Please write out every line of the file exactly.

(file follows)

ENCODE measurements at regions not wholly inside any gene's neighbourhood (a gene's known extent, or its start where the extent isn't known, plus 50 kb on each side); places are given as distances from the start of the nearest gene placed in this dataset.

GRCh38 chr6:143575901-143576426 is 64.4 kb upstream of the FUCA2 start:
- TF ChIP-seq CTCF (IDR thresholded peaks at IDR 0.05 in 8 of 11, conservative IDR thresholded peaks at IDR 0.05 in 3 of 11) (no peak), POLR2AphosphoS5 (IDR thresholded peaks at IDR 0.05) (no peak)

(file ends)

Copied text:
ENCODE measurements at regions not wholly inside any gene's neighbourhood (a gene's known extent, or its start where the extent isn't known, plus 50 kb on each side); places are given as distances from the start of the nearest gene placed in this dataset.

GRCh38 chr6:143575901-143576426 is 64.4 kb upstream of the FUCA2 start:
- TF ChIP-seq CTCF (IDR thresholded peaks at IDR 0.05 in 8 of 11, conservative IDR thresholded peaks at IDR 0.05 in 3 of 11) (no peak), POLR2AphosphoS5 (IDR thresholded peaks at IDR 0.05) (no peak)